Adjudin (AF-2364), also 1-(2,4-dichlorobenzyl)-1H-indazole-3-carbohydrazide, is an analogue of lonidamine, an indazole-carboxylic acid.

According to a May 1, 2007 news article by science writer Robert Finn in the twice-monthly newspaper Ob.Gyn.News about a presentation Future Contraception: What's in the Pipeline? by nurse-practitioner and nurse-midwife Sharon Schnare on March 8, 2007 at the Contemporary Forums Contraceptive Technology conference in San Francisco, "Adjudin is currently in phase II human trials".

As shown in mature male rats, the agent induces reversible germ cell loss from the seminiferous epithelium by disrupting cell adhesion function between Sertoli and germ cells. It weakens the adhesion between the Sertoli cell and maturing sperm leading to a sloughing and loss of the latter. As it does not affect spermatogonia themselves the loss of fertility is reversible. In experiments hormonal levels (FSH, LH, testosterone) were undisturbed during administration, and normal spermatogenesis returned in 95% of the tubules of rats at 210 days after the drug had been discontinued.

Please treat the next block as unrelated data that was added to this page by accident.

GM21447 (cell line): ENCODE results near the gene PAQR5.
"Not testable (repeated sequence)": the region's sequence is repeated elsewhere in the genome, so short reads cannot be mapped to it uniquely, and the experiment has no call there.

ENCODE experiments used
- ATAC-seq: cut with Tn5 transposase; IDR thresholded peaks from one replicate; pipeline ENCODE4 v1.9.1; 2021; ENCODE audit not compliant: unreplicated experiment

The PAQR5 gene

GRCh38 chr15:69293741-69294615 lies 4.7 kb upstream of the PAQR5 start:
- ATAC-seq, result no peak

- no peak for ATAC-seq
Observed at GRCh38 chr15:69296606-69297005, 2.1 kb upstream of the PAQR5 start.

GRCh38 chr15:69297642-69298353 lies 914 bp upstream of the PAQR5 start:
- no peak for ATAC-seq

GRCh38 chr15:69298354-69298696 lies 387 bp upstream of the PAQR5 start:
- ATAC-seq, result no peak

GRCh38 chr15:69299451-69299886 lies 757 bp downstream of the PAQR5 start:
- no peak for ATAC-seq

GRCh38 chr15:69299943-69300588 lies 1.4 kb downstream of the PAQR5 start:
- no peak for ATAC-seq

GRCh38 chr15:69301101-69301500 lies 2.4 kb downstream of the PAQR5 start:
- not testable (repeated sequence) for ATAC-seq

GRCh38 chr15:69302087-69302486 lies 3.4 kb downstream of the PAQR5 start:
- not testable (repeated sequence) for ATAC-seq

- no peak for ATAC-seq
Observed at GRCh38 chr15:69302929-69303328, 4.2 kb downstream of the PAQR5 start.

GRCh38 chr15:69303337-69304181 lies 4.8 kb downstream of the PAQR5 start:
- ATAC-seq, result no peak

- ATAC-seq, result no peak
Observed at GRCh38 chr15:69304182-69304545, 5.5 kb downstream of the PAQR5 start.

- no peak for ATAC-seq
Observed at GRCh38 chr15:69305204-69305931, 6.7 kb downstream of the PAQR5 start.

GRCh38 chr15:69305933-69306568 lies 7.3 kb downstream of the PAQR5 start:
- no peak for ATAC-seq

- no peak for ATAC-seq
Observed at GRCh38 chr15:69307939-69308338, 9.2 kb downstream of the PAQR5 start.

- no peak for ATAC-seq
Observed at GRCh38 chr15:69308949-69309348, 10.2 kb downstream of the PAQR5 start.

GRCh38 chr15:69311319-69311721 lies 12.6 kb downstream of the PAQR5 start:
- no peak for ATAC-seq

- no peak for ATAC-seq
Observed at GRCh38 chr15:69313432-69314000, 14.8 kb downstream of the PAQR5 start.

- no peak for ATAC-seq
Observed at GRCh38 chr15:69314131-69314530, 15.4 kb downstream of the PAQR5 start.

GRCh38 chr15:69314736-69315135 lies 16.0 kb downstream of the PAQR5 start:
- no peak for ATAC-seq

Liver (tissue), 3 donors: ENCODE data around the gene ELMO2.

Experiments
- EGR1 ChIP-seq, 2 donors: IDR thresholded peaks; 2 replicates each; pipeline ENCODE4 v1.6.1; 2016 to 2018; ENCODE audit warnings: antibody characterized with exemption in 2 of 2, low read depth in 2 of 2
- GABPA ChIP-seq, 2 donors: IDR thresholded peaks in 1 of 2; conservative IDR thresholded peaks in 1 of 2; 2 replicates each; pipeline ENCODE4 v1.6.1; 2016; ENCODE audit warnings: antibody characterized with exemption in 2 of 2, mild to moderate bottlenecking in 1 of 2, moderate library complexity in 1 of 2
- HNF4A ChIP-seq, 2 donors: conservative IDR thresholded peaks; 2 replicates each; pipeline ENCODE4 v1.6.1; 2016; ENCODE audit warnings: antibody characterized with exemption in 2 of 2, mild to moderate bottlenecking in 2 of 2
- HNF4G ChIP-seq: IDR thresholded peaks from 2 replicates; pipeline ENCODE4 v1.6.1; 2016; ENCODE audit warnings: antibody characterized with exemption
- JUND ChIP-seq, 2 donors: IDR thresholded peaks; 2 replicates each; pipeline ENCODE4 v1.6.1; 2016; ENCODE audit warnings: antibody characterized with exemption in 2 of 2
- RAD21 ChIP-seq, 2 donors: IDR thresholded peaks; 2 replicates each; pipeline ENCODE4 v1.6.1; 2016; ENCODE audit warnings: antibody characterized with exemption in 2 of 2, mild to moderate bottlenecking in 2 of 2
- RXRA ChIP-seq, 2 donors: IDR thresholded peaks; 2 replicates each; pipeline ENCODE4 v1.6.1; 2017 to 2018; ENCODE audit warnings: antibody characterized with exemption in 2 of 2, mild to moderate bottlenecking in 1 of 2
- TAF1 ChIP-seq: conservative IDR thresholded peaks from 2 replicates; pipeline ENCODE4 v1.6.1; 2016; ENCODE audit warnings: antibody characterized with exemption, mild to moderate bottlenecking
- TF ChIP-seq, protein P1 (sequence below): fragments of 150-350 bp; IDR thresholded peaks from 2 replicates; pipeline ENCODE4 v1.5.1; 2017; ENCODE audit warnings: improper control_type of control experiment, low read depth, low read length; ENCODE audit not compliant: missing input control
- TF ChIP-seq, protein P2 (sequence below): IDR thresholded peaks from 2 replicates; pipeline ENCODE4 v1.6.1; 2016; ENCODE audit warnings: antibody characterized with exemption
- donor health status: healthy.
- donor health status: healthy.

When taken orally, the drug has very low bioavailability. The oral dose effective for contraception is so high that there have been side effects in the muscles and liver. Coupling an Adjudin molecule to a mutant form of follicle-stimulating hormone may solve this problem. The mutant FSH is modified such that it not longer induces Inhibin B production, but the membrane-bound FSH receptors on Sertoli cells still bind to it, delivering the Adjudin directly to the target cells.


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